From The Editor | September 15, 2020

New Report Focuses On Clinical Trial Disruption And The Impact On IRT

Ed Miseta

By Ed Miseta, Chief Editor, Clinical Leader
Follow Me On Twitter @EdClinical

Problem Solution Light Bulb

New advances in technology, along with the COVID-19 pandemic, are contributing to the ongoing disruption in the clinical trial space. Other factors playing into the disruption are emerging biopharma companies, decreasing ROI, and shifts in R&D focus. A new research report from Almac Clinical Technologies finds the disruption has resulted in demand for significant changes in IRT (interactive response technology) systems.

One of the more significant trends in drug development is the explosion in pipeline development. The days of the blockbuster drug may be over, but that has not slowed the development of new treatments. Over the last ten years, the number of new molecules in development has increased exponentially. According to the Pharma R&D Annual Review 2020, pharma pipelines have grown nearly 10 percent this year alone, and stands just shy of 18,000 drugs. That is almost double the number of molecules in development just 10 years ago.

Much of that growth is being driven by the increasing number of smaller biopharma companies entering the space. The IQVIA Pipeline Intelligence Report from January 2019 noted there were 3,212 active emerging biopharma companies. Emerging biopharma companies are defined as those having less than $200 million in estimated annual spending on R&D or under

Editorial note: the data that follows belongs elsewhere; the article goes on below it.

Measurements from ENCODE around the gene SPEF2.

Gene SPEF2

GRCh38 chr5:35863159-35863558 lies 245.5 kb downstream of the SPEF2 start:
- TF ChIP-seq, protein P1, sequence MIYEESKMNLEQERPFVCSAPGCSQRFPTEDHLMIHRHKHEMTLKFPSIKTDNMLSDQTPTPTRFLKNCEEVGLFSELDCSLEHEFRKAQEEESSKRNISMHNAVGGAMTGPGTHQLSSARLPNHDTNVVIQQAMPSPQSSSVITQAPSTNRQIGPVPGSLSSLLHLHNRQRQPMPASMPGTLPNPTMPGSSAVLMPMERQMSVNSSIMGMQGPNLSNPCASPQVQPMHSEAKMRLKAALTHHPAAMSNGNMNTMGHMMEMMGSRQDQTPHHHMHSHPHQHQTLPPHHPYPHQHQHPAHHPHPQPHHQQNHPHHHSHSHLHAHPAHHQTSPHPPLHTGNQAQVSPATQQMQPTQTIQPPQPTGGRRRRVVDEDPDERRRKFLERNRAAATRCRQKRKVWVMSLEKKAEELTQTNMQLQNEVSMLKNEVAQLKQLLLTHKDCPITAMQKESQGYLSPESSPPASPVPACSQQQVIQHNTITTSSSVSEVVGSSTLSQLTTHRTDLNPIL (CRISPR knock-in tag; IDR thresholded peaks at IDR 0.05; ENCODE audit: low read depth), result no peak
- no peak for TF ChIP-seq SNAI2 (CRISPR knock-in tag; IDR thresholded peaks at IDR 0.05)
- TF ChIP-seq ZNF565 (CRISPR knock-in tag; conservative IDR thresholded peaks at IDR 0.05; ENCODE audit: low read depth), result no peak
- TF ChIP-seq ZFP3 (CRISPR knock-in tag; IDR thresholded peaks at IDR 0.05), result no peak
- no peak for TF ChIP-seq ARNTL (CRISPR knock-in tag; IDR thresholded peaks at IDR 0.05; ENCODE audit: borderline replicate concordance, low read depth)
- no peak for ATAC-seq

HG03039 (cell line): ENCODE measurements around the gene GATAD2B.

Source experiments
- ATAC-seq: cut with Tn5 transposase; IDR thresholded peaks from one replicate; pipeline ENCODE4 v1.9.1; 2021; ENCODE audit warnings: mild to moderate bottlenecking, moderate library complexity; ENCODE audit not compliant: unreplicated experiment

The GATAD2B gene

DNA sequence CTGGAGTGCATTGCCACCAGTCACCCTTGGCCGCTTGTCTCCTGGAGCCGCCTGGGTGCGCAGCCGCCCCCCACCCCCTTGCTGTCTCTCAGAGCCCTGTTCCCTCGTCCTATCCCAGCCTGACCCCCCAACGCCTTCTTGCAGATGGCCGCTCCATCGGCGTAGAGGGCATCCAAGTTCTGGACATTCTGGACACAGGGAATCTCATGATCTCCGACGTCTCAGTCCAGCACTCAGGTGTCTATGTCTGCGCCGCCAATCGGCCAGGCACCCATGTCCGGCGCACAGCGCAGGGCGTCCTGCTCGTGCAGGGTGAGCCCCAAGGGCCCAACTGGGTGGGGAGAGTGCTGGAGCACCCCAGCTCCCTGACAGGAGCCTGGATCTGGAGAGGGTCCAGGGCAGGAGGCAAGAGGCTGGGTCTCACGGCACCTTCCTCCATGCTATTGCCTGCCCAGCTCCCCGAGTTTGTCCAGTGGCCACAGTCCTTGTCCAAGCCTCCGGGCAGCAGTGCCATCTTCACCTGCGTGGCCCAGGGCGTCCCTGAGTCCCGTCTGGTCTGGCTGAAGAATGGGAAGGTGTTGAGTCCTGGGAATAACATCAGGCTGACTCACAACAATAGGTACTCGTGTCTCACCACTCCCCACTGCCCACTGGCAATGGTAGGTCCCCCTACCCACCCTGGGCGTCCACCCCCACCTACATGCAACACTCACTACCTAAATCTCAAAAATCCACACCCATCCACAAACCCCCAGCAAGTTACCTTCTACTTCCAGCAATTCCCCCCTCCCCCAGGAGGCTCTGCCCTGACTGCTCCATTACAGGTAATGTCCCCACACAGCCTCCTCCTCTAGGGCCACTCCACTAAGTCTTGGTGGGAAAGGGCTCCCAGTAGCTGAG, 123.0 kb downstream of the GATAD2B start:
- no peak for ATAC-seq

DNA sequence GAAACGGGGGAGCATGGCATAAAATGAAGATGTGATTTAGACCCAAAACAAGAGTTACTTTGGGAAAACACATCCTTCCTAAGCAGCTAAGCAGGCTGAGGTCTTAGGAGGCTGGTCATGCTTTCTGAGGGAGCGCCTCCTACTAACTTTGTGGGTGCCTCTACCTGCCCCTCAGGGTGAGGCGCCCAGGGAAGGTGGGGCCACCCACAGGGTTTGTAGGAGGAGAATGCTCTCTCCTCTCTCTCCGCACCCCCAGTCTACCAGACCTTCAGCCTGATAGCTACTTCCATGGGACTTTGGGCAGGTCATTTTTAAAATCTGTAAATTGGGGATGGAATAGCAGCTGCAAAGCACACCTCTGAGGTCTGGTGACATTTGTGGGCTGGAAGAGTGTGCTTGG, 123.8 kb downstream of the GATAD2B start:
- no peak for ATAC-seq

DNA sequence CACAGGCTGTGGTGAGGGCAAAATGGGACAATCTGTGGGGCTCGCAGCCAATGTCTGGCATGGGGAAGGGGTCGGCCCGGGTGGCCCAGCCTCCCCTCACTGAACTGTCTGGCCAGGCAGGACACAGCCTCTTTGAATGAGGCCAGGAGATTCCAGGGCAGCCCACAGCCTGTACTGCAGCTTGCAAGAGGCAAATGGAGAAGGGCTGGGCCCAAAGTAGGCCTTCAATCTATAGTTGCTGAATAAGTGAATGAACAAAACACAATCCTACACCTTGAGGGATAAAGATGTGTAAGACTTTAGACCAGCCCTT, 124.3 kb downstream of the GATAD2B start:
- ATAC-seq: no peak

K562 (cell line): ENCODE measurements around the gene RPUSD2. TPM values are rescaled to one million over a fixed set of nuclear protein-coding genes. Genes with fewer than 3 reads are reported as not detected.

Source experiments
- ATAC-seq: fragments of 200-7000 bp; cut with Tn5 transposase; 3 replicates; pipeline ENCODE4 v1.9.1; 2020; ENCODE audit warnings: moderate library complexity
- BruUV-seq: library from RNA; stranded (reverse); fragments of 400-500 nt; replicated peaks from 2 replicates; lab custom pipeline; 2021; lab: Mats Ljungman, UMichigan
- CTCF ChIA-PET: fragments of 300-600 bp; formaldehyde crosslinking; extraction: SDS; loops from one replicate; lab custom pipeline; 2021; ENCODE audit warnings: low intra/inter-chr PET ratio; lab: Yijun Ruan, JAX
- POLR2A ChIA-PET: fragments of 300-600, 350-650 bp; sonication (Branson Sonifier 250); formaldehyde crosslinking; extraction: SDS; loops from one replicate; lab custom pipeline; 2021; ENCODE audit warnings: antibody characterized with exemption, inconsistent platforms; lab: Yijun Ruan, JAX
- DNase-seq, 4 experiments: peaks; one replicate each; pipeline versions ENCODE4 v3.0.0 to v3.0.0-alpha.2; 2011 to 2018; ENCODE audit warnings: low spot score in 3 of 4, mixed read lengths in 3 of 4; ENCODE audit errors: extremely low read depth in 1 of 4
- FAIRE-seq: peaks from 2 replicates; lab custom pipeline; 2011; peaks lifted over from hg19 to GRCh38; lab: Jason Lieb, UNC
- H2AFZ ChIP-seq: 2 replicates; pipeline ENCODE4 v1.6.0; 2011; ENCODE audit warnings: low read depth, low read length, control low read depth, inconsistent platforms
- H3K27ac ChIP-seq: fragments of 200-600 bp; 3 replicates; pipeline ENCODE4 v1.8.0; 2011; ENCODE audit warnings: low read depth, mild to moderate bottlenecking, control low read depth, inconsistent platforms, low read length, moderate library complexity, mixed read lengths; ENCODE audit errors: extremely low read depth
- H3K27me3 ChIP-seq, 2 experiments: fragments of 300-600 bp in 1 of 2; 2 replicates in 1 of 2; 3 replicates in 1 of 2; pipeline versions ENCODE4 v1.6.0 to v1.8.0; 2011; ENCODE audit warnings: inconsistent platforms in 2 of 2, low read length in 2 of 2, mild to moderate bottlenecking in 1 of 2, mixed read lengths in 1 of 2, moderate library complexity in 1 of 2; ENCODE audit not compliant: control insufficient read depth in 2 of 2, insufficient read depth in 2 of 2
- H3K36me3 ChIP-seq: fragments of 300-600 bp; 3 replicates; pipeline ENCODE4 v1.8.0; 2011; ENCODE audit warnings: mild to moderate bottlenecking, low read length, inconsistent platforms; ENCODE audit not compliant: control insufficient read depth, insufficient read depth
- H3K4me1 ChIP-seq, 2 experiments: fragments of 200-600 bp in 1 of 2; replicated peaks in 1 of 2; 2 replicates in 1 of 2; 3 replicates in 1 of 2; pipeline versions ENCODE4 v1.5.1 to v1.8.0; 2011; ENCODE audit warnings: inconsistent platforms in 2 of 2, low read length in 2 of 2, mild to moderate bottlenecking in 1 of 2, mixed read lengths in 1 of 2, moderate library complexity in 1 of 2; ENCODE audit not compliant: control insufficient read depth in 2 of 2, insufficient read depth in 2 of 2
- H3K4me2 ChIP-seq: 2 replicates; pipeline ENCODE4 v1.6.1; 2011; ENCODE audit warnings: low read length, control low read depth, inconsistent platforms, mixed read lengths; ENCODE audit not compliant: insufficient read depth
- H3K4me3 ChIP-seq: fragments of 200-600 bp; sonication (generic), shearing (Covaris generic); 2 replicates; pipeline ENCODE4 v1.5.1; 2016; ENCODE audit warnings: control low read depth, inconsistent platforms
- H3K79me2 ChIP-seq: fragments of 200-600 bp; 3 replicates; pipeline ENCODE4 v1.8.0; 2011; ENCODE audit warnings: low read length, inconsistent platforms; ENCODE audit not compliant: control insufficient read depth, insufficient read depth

$500 million in global revenue. The Almac Clinical Technologies report notes these smaller companies are also making significant contributions to the R&D pipeline. They are currently developing more than 90 percent of next-gen therapies and represent 73 percent of late stage research. In 2018 alone, these companies ran 65 percent of clinical trials. While the top 25 large pharma companies account for 1,845 pipeline products, the emerging biopharma companies account for 8,572. Large pharma companies no longer dominate the landscape.


R&D and ROI are also undergoing change. R&D programs are now increasingly focused on smaller more niche therapy areas with high levels of unmet need. According to Pharmaprojects from January 2020, the number of rare diseases under investigation grew from 389 in 2013 to 608 in 2019, an increase of 36 percent. There was also a sustained increase in the number of treatments granted orphan drug status.